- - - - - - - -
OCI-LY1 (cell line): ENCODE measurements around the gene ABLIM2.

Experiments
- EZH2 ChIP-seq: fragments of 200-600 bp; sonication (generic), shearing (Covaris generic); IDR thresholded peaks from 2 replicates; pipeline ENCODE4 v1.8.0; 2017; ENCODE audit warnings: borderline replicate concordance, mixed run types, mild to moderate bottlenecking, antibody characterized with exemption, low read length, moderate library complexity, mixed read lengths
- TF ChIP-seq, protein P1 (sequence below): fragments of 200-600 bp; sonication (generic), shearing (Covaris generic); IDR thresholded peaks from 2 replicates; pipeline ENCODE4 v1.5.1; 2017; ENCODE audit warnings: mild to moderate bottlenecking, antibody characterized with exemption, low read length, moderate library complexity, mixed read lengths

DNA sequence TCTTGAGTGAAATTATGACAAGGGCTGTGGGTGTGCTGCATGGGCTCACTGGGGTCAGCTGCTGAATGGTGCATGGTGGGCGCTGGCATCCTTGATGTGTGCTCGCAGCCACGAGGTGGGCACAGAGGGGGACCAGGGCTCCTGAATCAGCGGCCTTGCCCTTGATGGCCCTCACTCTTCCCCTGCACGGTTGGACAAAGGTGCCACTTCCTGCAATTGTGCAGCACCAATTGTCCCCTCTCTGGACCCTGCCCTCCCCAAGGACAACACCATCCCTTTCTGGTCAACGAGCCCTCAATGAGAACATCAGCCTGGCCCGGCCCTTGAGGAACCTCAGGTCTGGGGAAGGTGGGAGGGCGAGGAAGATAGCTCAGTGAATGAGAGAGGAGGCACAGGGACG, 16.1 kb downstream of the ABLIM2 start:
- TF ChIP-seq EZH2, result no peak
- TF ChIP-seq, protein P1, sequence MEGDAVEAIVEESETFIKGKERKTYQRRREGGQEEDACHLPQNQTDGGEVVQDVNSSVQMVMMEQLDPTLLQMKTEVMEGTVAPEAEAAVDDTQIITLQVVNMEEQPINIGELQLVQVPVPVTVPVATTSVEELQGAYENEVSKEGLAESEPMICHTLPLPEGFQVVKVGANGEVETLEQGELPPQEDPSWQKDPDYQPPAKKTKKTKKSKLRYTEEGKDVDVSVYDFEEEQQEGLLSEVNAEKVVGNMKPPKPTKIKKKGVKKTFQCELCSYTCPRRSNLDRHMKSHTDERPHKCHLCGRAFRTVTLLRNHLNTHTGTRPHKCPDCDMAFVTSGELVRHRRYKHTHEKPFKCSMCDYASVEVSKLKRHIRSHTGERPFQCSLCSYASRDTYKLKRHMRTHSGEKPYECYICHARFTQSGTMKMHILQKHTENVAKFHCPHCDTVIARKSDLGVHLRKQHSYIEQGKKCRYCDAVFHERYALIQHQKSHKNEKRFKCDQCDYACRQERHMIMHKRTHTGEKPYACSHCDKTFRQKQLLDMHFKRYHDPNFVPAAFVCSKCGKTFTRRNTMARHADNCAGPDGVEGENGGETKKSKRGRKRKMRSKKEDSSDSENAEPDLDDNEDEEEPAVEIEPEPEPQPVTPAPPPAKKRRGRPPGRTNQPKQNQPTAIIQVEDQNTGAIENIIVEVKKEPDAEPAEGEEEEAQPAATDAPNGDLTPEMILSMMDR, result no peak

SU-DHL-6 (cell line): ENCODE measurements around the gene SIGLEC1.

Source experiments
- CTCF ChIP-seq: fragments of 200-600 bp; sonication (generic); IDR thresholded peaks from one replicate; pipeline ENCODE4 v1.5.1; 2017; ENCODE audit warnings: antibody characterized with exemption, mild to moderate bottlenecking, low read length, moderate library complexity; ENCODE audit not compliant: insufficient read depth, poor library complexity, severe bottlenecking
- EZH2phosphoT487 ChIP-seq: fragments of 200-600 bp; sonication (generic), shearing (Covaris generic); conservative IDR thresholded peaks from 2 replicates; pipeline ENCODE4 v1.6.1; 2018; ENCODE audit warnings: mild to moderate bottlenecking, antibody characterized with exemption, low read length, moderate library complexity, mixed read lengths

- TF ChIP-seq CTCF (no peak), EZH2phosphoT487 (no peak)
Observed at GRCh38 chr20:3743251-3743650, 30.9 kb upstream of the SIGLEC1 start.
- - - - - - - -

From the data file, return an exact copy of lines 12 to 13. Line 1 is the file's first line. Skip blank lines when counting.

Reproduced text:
- TF ChIP-seq CTCF (no peak), EZH2phosphoT487 (no peak)
Observed at GRCh38 chr20:3743251-3743650, 30.9 kb upstream of the SIGLEC1 start.